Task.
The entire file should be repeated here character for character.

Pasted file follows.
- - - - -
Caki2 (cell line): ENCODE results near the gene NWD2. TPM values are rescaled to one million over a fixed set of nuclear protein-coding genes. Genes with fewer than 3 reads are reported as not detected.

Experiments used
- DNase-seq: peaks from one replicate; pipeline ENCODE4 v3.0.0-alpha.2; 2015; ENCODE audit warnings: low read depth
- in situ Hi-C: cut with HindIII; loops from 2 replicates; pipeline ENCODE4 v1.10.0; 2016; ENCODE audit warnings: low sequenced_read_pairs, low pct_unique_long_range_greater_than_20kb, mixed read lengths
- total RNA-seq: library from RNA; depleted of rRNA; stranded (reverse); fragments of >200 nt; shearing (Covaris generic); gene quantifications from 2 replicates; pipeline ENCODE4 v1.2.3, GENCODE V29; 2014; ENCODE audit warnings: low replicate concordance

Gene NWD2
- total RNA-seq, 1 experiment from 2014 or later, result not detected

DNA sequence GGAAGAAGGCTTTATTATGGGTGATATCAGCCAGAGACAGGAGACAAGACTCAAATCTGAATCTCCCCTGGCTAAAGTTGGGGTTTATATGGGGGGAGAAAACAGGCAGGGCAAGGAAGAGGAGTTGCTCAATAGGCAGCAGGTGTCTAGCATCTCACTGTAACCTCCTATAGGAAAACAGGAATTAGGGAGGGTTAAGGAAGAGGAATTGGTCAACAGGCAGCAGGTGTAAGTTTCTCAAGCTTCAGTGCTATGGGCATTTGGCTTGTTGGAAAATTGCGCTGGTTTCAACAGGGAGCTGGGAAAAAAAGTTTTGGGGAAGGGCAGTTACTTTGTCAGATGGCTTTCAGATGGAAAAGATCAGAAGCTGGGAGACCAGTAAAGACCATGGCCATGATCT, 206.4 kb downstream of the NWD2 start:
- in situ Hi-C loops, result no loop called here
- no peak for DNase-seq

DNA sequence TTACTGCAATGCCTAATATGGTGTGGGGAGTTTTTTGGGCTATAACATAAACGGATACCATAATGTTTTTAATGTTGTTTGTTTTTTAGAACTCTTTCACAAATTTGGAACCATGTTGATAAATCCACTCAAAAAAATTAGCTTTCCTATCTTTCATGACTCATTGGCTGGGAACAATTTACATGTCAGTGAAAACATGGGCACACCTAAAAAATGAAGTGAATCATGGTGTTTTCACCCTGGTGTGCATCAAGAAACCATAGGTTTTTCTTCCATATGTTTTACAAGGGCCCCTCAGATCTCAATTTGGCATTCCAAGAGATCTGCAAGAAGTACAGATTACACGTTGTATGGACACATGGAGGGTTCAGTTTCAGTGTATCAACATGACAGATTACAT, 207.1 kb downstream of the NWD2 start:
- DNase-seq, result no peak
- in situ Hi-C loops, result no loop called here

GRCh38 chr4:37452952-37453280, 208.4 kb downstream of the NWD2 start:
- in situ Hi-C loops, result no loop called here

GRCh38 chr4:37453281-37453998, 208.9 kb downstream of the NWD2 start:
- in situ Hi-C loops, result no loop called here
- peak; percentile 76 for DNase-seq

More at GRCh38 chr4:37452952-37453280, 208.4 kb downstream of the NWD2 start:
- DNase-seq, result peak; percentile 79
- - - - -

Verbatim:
Caki2 (cell line): ENCODE results near the gene NWD2. TPM values are rescaled to one million over a fixed set of nuclear protein-coding genes. Genes with fewer than 3 reads are reported as not detected.

Experiments used
- DNase-seq: peaks from one replicate; pipeline ENCODE4 v3.0.0-alpha.2; 2015; ENCODE audit warnings: low read depth
- in situ Hi-C: cut with HindIII; loops from 2 replicates; pipeline ENCODE4 v1.10.0; 2016; ENCODE audit warnings: low sequenced_read_pairs, low pct_unique_long_range_greater_than_20kb, mixed read lengths
- total RNA-seq: library from RNA; depleted of rRNA; stranded (reverse); fragments of >200 nt; shearing (Covaris generic); gene quantifications from 2 replicates; pipeline ENCODE4 v1.2.3, GENCODE V29; 2014; ENCODE audit warnings: low replicate concordance

Gene NWD2
- total RNA-seq, 1 experiment from 2014 or later, result not detected

DNA sequence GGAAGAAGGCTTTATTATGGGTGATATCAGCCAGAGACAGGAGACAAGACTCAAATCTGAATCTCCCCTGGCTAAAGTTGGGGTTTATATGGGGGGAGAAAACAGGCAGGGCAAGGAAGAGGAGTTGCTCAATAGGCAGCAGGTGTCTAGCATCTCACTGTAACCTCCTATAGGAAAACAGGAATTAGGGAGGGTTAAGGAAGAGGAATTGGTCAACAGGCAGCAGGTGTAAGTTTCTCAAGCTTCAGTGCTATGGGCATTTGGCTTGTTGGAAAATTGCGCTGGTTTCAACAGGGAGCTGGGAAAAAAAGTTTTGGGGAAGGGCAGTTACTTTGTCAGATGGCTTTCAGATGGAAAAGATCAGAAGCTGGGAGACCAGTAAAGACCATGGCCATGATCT, 206.4 kb downstream of the NWD2 start:
- in situ Hi-C loops, result no loop called here
- no peak for DNase-seq

DNA sequence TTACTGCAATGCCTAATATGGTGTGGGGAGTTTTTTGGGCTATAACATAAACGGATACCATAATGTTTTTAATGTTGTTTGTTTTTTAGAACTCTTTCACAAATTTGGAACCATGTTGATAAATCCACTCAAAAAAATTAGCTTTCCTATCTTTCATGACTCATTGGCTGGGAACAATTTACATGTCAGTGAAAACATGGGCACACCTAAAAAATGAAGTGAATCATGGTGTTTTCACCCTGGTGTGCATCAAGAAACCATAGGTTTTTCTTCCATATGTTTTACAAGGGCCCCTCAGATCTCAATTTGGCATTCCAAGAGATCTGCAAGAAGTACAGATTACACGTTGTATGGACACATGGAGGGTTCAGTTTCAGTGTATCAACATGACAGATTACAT, 207.1 kb downstream of the NWD2 start:
- DNase-seq, result no peak
- in situ Hi-C loops, result no loop called here

GRCh38 chr4:37452952-37453280, 208.4 kb downstream of the NWD2 start:
- in situ Hi-C loops, result no loop called here

GRCh38 chr4:37453281-37453998, 208.9 kb downstream of the NWD2 start:
- in situ Hi-C loops, result no loop called here
- peak; percentile 76 for DNase-seq

More at GRCh38 chr4:37452952-37453280, 208.4 kb downstream of the NWD2 start:
- DNase-seq, result peak; percentile 79